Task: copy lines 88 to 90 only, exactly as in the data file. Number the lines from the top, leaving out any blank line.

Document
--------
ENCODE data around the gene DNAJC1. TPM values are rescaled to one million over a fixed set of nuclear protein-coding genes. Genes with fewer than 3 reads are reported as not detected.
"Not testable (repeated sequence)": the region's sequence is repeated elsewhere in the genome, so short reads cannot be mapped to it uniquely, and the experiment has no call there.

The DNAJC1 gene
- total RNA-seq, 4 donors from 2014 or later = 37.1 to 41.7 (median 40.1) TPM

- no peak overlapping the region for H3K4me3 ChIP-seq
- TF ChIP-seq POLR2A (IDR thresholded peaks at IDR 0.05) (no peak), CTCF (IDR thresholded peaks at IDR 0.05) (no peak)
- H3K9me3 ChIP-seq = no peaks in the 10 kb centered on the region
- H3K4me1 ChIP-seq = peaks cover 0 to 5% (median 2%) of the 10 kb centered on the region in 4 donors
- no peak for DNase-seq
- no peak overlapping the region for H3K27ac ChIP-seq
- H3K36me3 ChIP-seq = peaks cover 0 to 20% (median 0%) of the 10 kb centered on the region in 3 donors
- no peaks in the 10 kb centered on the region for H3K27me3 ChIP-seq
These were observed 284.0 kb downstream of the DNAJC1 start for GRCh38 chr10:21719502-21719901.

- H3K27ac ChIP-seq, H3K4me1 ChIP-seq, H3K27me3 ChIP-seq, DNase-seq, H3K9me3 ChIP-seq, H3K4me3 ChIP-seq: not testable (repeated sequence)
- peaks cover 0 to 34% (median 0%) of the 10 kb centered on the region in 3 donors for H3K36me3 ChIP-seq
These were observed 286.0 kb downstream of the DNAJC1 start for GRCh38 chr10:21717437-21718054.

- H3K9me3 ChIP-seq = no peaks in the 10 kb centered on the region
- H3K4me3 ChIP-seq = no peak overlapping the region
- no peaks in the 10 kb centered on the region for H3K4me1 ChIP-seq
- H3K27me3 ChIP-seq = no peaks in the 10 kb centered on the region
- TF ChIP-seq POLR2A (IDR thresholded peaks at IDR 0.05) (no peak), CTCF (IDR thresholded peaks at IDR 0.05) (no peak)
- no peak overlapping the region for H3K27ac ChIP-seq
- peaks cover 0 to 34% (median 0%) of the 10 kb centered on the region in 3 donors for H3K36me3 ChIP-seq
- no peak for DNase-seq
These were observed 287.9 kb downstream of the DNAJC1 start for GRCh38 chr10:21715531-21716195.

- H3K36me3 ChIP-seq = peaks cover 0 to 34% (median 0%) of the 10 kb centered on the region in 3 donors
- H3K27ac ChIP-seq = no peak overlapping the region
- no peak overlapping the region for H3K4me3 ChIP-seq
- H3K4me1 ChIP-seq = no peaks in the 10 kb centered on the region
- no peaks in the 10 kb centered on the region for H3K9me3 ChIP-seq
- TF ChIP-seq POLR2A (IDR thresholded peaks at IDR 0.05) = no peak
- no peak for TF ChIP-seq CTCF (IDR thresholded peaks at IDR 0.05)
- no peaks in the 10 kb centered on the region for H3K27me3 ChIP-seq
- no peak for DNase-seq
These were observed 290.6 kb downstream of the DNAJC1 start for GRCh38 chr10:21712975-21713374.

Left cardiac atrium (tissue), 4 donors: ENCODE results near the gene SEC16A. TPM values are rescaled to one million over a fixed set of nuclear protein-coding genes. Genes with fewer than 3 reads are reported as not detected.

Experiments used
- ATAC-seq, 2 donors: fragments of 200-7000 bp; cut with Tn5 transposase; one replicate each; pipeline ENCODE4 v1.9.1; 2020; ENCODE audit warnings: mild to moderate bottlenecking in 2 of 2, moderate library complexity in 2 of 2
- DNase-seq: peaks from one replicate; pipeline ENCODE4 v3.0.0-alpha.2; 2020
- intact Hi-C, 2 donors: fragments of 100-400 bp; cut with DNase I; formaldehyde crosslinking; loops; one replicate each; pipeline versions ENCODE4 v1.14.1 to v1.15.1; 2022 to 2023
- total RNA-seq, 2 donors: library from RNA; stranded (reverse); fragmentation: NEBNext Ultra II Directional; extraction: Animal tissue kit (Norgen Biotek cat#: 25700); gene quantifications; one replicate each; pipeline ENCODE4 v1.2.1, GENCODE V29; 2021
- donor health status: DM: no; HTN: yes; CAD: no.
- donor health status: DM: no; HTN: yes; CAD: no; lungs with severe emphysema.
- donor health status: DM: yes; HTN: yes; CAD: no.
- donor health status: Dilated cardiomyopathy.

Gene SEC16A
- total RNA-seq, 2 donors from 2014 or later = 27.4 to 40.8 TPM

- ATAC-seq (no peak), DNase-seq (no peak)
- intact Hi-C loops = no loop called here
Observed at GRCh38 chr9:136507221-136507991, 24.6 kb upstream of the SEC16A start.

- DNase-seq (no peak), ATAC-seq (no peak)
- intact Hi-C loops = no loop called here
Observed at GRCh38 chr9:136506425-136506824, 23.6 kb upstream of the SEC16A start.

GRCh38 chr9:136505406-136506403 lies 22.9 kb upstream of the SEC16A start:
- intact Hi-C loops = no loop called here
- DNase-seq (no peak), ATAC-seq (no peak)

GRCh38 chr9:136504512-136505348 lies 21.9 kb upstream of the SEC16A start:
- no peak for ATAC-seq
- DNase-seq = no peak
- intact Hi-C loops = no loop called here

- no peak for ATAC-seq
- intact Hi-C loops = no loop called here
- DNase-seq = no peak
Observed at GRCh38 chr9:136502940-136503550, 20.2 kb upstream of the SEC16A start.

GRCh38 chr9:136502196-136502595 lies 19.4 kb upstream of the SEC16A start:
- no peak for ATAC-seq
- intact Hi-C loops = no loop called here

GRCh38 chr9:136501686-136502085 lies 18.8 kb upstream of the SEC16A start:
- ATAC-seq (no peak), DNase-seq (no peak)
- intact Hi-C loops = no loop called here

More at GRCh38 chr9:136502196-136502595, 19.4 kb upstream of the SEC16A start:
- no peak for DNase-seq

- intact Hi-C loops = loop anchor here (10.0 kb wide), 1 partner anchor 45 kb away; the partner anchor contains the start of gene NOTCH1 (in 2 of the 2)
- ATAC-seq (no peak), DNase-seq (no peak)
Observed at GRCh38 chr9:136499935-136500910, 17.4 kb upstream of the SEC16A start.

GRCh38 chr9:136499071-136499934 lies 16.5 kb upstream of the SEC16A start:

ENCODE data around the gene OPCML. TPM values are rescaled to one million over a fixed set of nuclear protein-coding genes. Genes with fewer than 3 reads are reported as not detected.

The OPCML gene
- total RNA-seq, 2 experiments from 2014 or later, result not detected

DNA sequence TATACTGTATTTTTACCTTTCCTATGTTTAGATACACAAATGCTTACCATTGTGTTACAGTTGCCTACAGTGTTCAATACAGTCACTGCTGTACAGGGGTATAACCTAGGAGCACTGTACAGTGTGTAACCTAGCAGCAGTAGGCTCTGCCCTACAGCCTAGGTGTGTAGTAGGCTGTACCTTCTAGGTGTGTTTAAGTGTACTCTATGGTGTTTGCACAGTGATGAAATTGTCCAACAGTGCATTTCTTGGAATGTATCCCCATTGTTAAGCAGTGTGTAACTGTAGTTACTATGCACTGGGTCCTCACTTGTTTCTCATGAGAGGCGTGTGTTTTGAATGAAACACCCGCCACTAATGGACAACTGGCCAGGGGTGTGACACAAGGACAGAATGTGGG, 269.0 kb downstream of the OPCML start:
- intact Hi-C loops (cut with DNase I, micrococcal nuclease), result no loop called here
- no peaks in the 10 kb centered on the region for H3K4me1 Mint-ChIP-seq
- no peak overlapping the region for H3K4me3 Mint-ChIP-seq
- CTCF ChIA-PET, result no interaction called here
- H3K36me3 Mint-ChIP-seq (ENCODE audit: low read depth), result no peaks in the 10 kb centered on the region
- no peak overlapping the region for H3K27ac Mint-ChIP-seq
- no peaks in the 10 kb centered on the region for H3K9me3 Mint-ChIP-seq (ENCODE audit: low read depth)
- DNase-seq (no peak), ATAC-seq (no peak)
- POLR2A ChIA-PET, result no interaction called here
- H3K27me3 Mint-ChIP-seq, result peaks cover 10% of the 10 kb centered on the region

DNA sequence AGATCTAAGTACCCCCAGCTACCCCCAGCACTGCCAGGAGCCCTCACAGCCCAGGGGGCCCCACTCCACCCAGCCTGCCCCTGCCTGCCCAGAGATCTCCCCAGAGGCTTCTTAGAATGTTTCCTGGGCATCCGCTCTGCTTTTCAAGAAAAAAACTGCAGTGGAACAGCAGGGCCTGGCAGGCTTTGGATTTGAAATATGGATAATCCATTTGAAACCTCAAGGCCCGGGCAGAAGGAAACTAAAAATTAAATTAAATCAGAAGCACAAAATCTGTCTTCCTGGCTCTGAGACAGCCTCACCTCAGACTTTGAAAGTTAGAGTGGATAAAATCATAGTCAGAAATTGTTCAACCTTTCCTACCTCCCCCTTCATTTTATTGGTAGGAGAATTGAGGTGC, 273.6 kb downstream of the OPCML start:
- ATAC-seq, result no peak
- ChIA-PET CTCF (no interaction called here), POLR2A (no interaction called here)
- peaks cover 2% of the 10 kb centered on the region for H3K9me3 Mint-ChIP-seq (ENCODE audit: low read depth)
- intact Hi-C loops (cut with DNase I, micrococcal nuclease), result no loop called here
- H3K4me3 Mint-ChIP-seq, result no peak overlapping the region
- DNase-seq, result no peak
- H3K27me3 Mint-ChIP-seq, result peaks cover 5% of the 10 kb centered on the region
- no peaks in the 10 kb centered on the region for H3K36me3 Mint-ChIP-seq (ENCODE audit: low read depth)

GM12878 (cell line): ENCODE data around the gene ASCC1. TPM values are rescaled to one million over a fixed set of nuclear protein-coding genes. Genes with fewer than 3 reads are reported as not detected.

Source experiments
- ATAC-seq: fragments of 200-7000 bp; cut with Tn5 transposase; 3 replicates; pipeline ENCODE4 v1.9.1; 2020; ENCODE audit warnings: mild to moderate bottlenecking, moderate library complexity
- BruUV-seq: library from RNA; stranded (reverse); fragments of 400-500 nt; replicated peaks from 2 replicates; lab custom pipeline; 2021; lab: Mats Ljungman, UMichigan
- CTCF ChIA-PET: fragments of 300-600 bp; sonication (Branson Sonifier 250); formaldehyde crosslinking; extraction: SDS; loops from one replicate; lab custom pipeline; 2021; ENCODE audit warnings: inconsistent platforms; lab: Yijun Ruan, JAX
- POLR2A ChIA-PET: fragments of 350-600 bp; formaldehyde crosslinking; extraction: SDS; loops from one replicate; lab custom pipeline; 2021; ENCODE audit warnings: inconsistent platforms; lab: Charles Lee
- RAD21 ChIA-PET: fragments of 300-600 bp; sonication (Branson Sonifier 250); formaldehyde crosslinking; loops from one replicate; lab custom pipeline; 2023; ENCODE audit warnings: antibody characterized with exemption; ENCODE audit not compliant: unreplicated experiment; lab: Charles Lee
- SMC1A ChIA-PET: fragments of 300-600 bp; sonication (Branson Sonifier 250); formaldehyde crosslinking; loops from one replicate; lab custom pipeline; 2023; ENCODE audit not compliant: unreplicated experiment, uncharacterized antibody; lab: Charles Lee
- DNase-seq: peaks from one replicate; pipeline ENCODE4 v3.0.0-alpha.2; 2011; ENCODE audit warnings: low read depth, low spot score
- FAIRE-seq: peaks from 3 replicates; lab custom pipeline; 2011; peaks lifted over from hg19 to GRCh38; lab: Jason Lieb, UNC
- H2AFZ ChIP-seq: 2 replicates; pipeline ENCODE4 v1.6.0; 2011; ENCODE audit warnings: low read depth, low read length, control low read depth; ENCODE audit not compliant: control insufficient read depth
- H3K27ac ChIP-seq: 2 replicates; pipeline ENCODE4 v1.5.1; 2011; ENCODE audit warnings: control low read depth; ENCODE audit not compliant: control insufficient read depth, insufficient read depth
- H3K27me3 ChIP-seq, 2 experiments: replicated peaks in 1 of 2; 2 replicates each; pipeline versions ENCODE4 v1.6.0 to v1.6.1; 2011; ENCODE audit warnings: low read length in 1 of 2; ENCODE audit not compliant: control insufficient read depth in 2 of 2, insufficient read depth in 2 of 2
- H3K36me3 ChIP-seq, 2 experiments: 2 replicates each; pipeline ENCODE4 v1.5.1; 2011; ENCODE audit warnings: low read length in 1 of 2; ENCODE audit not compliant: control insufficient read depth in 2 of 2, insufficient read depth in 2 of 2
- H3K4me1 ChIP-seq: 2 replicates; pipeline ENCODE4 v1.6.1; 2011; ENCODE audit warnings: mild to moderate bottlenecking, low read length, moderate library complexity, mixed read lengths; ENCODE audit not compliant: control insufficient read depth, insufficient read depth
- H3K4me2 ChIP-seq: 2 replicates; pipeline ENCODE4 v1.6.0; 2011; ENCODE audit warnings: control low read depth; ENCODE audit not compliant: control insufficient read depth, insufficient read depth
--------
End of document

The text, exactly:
- DNase-seq (no peak), ATAC-seq (no peak)
- POLR2A ChIA-PET, result no interaction called here
- H3K27me3 Mint-ChIP-seq, result peaks cover 10% of the 10 kb centered on the region